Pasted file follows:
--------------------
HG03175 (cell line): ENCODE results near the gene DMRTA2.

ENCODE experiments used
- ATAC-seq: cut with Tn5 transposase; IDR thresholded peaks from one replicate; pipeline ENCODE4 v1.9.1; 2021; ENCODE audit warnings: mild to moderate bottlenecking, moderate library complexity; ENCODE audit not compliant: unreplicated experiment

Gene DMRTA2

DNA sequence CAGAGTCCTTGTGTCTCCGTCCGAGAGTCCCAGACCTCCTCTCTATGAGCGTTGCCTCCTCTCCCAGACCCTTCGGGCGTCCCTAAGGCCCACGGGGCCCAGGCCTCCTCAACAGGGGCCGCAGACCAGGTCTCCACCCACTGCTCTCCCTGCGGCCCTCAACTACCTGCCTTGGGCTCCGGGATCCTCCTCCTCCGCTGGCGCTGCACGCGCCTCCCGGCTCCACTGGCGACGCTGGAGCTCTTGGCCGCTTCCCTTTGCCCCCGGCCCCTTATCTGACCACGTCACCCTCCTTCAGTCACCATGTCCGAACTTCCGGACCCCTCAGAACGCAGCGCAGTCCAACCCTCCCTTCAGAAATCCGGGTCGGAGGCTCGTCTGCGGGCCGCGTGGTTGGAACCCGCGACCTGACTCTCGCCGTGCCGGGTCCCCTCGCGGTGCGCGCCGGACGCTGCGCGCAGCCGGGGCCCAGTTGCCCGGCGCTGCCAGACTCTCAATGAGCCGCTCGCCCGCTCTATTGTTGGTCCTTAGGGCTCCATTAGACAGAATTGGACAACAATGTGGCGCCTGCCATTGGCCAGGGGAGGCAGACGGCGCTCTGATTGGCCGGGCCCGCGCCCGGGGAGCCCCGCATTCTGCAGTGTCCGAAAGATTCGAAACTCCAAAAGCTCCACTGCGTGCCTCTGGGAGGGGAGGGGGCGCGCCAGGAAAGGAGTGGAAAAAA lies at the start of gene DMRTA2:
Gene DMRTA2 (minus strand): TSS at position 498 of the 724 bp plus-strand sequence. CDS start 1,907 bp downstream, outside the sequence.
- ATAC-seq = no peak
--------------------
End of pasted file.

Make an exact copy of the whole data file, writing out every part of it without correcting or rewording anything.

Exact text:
HG03175 (cell line): ENCODE results near the gene DMRTA2.

ENCODE experiments used
- ATAC-seq: cut with Tn5 transposase; IDR thresholded peaks from one replicate; pipeline ENCODE4 v1.9.1; 2021; ENCODE audit warnings: mild to moderate bottlenecking, moderate library complexity; ENCODE audit not compliant: unreplicated experiment

Gene DMRTA2

DNA sequence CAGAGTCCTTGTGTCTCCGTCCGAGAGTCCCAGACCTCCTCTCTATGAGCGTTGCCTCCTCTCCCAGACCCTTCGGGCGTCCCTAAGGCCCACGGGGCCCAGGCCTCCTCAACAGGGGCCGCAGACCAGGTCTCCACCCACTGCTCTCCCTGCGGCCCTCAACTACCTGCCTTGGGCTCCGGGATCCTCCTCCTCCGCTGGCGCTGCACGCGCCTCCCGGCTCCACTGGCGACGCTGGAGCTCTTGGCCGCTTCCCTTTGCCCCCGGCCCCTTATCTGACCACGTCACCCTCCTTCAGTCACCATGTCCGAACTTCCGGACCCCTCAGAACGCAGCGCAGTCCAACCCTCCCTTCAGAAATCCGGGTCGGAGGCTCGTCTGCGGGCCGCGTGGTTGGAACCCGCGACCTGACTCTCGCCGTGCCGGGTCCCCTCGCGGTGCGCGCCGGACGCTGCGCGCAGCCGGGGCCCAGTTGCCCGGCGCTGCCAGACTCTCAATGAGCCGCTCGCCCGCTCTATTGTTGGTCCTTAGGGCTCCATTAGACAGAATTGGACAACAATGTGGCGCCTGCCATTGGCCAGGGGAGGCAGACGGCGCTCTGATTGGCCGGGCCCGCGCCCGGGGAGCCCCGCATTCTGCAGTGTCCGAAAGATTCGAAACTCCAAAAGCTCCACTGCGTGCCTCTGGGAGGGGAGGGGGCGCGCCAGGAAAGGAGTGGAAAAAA lies at the start of gene DMRTA2:
Gene DMRTA2 (minus strand): TSS at position 498 of the 724 bp plus-strand sequence. CDS start 1,907 bp downstream, outside the sequence.
- ATAC-seq = no peak